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From the cutting room floor: A history of Ireland in 101 words

12 December 2019

Celebrating the reprint of our book with some bonus words. No. 101: cró: through the eye of a needle

Certain entries were written for our recently published A history of Ireland in 100 words but for one reason or another were not used in the final version of the book. Here, the authors return to cró, a bonus ‘101st word’, which has been variously used over the years to refer to an animal-pen, a huddle of people and the eye of a needle.

Housing a pet today almost always involves some kind of cró, be it a dog-kennel (cró madra) or a rabbit-hutch (cró coinín). This sense of an enclosure for animals is the earliest attested meaning of the word, though the animals in question in medieval references are generally farmyard creatures – early Irish farmers kept their sheep in a pen (cró caorach) and their pigs in a sty (cró muice).

Just as it describes an enclosure for animals, so too cró can be used to designate a cell or prison in which a captive person might be held. According to one Middle Irish poem, being cast into a narrow cró was a just punishment meted out to the sorceress, Carman, after she had destroyed the produce of Ireland with magic spells. Perhaps with the idea of protection as much as confinement, the term was applied also to territories. Ulster is identified as cró Uladh, and Ireland itself is sometimes known as cró Cuinn ‘Conn’s fold’, an allusion to Conn of the Hundred Battles, legendary ancestor of the Uí Néill.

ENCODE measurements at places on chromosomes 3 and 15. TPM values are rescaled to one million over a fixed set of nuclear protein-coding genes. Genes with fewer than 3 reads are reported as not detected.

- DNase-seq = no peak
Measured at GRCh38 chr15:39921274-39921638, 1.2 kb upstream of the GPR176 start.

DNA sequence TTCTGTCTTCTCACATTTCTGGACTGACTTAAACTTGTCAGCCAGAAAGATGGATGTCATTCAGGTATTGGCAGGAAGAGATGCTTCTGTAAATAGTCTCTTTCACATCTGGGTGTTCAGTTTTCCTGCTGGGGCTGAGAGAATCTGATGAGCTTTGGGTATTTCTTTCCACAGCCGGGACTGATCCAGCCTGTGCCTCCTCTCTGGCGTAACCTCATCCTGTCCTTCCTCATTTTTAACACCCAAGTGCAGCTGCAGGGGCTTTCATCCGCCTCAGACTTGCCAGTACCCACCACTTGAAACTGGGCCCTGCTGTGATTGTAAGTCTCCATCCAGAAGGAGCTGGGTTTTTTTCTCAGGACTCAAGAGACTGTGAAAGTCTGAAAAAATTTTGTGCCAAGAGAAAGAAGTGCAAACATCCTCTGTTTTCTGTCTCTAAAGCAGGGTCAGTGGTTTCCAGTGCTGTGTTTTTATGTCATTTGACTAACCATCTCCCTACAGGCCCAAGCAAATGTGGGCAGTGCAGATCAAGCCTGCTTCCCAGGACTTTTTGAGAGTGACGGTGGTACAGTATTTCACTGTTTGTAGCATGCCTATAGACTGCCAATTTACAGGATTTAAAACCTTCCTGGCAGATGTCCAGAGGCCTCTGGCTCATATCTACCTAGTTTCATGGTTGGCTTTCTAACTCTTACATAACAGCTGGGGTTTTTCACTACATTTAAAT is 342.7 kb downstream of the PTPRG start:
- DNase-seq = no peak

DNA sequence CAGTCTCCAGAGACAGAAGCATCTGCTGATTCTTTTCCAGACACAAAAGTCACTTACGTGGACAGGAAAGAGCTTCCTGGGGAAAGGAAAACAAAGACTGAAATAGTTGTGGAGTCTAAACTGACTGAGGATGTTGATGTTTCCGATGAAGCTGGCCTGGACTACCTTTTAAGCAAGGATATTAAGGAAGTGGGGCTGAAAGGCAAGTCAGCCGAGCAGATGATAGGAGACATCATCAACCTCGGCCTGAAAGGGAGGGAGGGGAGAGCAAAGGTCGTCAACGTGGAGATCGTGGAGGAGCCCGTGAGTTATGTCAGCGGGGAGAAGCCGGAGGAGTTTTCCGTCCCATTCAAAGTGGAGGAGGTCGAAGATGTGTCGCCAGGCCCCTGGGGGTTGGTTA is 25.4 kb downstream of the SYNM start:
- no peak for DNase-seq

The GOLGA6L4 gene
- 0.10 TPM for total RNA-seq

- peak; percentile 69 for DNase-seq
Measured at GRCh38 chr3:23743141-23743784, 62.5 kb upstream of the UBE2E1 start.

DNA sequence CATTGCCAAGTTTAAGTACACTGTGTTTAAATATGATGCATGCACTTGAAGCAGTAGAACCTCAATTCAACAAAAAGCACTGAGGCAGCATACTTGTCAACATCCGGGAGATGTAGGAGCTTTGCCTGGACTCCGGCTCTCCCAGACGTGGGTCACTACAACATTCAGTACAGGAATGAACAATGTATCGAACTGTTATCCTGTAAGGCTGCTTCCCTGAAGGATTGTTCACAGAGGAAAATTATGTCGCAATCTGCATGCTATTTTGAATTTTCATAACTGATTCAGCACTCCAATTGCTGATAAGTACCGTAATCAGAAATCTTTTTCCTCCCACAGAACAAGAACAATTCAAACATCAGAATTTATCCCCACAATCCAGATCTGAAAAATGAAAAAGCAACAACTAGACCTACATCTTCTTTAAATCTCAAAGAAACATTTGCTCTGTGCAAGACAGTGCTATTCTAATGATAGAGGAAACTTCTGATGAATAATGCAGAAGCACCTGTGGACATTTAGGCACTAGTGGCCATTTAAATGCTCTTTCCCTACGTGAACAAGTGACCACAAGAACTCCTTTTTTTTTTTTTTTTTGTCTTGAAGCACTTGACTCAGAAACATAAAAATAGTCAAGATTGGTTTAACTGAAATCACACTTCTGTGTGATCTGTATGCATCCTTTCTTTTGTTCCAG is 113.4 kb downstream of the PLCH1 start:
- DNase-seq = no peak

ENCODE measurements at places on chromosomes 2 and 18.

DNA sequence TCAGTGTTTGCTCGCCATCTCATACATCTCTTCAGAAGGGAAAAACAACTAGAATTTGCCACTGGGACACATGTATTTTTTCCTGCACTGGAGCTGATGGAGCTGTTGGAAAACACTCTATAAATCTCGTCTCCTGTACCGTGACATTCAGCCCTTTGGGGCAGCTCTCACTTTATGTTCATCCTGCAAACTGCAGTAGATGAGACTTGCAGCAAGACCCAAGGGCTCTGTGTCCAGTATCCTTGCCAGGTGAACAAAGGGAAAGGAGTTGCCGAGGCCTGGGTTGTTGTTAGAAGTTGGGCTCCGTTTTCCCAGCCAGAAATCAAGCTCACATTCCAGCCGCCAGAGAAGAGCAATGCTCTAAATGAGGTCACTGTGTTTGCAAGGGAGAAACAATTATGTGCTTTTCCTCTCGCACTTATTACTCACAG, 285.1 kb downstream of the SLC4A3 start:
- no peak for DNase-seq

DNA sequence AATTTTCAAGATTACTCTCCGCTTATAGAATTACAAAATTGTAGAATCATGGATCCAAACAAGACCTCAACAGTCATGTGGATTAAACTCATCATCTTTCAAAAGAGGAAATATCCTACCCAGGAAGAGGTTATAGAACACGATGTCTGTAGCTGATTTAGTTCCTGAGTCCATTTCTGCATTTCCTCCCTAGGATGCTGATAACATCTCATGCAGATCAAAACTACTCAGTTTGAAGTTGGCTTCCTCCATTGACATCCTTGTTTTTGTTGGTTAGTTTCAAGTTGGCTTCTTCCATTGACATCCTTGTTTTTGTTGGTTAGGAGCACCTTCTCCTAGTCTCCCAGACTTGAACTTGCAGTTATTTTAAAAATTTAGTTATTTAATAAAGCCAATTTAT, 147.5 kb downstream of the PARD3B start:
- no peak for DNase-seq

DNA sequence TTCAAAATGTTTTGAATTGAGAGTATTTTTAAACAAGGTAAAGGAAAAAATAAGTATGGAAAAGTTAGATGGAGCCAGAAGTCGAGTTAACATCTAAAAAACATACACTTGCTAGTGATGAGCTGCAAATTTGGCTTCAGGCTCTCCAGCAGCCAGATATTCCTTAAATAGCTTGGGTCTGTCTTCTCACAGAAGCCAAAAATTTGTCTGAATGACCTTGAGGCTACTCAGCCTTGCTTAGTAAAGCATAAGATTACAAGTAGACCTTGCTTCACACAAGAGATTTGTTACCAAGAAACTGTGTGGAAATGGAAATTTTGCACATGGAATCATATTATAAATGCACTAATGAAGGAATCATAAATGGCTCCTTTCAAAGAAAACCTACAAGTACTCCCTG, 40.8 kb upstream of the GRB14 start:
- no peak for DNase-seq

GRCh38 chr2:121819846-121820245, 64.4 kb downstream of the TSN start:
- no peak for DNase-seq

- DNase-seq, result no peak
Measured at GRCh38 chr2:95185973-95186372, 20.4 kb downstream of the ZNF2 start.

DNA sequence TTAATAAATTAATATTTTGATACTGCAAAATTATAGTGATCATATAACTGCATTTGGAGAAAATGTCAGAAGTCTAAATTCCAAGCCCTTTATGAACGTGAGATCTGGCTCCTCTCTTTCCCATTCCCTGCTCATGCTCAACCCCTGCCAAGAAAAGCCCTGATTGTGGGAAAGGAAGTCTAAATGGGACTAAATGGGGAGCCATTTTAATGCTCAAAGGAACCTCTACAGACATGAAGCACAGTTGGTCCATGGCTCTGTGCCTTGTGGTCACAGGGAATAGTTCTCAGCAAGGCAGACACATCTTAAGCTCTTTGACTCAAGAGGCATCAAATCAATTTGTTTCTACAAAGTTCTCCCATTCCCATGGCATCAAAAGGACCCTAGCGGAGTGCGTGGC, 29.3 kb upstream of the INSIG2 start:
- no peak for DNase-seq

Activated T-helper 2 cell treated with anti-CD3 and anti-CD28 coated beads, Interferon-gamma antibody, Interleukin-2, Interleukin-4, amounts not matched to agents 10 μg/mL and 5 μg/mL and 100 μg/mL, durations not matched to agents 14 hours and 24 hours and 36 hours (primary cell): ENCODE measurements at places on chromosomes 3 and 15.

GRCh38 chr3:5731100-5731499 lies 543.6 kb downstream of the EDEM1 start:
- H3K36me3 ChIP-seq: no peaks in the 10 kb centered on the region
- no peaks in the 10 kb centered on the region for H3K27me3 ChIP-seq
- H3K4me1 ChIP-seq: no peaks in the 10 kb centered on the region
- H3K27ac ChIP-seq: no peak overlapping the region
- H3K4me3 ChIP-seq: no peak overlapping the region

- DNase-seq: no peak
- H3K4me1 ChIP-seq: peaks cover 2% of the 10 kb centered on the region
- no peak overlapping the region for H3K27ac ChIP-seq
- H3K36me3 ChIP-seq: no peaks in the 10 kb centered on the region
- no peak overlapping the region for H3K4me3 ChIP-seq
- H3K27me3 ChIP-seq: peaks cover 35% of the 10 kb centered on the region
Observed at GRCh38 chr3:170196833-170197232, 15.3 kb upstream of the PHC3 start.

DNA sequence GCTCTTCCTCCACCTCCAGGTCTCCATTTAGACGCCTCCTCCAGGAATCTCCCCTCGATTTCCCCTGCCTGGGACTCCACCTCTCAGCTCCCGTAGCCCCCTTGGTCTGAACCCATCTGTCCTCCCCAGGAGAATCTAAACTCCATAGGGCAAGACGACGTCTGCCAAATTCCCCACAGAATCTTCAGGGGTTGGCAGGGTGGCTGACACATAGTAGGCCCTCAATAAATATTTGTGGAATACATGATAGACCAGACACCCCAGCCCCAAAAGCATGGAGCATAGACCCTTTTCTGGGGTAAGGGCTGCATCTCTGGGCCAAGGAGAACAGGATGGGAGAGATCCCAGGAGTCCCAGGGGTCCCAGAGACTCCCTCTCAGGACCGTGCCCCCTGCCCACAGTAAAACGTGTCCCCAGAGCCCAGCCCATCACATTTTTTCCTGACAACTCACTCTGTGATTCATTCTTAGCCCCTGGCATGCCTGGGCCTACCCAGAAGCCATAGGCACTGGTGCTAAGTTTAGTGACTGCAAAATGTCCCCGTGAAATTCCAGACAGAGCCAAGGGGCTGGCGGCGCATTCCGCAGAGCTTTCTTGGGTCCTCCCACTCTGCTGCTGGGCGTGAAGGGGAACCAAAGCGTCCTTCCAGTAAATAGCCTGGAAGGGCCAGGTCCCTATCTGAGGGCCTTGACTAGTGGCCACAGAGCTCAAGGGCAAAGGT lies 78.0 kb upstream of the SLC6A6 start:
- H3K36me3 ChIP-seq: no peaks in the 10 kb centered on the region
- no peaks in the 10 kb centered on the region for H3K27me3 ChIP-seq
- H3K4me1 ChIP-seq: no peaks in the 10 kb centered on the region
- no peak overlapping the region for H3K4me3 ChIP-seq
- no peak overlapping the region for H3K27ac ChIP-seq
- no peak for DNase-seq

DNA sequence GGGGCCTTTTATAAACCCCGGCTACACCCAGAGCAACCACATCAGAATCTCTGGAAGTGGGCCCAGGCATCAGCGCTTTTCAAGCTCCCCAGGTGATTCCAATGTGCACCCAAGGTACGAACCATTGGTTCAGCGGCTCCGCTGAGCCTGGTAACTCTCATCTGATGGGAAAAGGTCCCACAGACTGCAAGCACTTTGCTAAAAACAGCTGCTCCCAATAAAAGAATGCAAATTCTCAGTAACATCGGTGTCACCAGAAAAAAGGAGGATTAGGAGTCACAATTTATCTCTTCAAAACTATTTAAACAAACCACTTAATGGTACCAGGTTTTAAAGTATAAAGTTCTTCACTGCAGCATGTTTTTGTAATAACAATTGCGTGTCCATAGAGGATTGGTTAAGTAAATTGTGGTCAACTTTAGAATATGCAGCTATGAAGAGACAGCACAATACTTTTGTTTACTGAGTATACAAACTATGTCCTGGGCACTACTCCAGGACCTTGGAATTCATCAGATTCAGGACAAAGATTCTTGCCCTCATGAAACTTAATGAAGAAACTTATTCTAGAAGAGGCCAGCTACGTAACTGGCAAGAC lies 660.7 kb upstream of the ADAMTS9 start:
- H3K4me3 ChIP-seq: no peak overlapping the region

People too can form a cró. The phrase cró comairli ‘advisory huddle’ appears in the story ‘The First Battle of Moytirra’ to describe how the Fir Bolg gathered round to discuss their next move against the Tuatha Dé Danann. In the tale of the Bórama (‘Tribute’), when the men of the Northern Uí Néill form a protective circle around the king of Ireland before whisking him away to safety, they are said to have made cró sleg ocus scíath (‘an enclosure of spears and shields’). Bristling with spears and providing shelter with their shields, this must have resembled the famous Roman military tortoise formation. 

Cró, then, can be applied to anything which encloses or encircles, and as such it was ideally placed to provide a term for various objects and features created by metalworking. In the medieval period, the word was clearly used to refer to the socket or loop of a spear, but it is in connection with the phrase cró snáthaide ‘the eye of a needle’ that Irish has produced some truly memorable images. During Cú Chulainn’s riastrad or ‘warp spasm’, one of his eyes grows as large as the rim of a wooden bowl while the other closes up so tightly that it is no bigger than cró snáthaiti. Speakers of Modern Irish, meanwhile, can indicate that someone is particularly skinny by saying rachadh sé trí chró snáthaide ‘he would go through the eye of a needle’!

A history of Ireland in 100 words is back in stock and you can buy your copy here.

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